54-day Rosary Novena: Day 54 - Glorious in Thanksgiving

Does the Church Sell Indulgences?

Catholic Apologetics #49

Far too many people do not understand indulgences. First and foremost, an indulgence costs absolutely nothing. It cannot be bought or sold. The Church has always condemned groups that attempted to sell indulgences for monetary gain. The selling of indulgences is unequivocally condemned.[1]  

What Are Indulgences?

Pope Paul VI said: “An indulgence is a remission before God of the temporal punishment due to sins whose guilt has already been forgiven, which the faithful Christian who is duly disposed gains under certain defined conditions through the Church’s help when, as a minister of redemption, she dispenses and applies with authority the treasury of the satisfactions won by Christ and the saints” (Indulgentiarum Doctrina 1).

An indulgence is a removal of the temporal punishment due to sin. Although you are forgiven in Confession for sins, the punishment stills remains, which would have to be achieved through purification like that accomplished in Purgatory. If an indulgence is performed and earned, then part or all of this punishment is removed. Catechists often use the story of a boy hitting a baseball through his neighbor’s window to explain indulgences. The neighbor forgives the boy for the offense – which corresponds to our forgiveness in the confessional – yet the boy must still make restitution and pay for a new window – which relates to our need for penance to remove the temporal effects of sin.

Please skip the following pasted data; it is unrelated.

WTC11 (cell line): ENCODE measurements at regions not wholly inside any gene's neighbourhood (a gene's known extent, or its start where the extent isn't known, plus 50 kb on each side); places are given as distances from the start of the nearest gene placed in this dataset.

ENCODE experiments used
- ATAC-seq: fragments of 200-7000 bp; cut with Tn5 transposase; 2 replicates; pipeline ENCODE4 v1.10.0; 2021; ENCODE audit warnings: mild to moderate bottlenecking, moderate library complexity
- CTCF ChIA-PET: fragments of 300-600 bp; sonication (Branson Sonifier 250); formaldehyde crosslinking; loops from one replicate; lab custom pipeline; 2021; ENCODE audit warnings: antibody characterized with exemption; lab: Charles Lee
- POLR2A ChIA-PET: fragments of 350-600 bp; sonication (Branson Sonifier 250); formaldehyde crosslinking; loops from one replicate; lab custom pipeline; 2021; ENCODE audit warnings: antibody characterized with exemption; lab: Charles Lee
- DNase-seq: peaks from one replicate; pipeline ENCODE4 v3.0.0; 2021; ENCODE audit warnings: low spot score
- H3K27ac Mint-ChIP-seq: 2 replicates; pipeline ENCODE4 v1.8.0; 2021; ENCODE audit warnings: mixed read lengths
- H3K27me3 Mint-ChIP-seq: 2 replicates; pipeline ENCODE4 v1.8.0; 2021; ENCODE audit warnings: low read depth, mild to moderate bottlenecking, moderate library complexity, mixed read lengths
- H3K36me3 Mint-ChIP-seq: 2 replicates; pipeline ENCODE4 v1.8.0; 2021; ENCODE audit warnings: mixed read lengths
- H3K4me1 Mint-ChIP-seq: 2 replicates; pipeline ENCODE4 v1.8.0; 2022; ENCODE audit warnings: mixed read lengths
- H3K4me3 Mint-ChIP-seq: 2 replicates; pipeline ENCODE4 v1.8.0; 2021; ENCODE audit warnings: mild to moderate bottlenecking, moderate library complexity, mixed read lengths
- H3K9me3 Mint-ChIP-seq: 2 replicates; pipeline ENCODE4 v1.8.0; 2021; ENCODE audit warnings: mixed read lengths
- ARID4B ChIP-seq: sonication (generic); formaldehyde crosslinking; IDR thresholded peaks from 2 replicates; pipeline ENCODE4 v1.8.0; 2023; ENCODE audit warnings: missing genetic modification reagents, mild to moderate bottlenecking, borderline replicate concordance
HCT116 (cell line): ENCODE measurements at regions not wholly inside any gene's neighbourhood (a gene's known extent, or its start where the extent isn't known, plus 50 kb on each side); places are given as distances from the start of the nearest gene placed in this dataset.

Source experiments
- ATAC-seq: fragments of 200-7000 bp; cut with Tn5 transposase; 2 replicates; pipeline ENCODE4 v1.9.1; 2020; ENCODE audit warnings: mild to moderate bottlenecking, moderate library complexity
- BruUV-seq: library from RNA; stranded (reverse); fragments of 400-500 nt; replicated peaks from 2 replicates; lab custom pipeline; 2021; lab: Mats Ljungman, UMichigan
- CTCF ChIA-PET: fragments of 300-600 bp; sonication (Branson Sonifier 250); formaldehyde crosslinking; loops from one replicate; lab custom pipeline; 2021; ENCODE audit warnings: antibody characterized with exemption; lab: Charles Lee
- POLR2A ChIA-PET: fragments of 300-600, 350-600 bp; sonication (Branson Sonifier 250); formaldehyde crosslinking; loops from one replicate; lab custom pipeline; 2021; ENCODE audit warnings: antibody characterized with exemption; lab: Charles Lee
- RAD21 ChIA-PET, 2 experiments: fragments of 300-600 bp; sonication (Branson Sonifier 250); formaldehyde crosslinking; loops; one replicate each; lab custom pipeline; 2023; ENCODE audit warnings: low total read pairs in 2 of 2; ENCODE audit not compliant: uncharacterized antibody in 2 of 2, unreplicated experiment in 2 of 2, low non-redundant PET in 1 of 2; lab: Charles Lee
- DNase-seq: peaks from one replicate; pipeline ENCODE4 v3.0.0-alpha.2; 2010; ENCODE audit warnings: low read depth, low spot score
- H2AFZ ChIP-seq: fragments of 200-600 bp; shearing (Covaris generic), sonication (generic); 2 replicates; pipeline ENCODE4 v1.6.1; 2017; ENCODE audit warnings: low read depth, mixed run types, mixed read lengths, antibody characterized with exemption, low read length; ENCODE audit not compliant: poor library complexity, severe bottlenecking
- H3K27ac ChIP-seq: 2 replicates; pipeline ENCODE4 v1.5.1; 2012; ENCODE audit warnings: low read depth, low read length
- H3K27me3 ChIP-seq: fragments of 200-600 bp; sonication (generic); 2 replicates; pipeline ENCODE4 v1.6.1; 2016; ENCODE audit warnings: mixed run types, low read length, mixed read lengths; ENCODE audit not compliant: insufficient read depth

Remember, indulgences are only possible because of God’s infinite Love, most perfectly displayed upon the Cross. Without Jesus Christ, Who won all the graces we can ever receive through indulgences or otherwise, we would have no chance to be forgiven and obtain salvation.  

How Much Merit Does the Church Have to Give Away in Indulgences?

Holy Mother Church possesses an infinite treasury of merits that can be applied to souls. This treasury is composed of the merits of earlier acts of those who are now in Heaven or who are still on Earth that they did not need at the time of their act (i.e. their souls were already clean from the temporal punishment due to sin). This excess is not ‘lost’ if the person performing the indulged act does not ask God to apply the merits to someone in particular, in which case they remain in the Church’s treasury.

However, these merits are small, in fact infinitely small, in comparison to the merits won by Our Lord on the Cross. By His Sacrifice, Our Lord won for us an infinite treasure of merits which He entrusts to His Bride, the one holy Catholic Church. This treasury as such can never run out. There is no concern that the Church will run out of merits to apply to us for our indulged acts.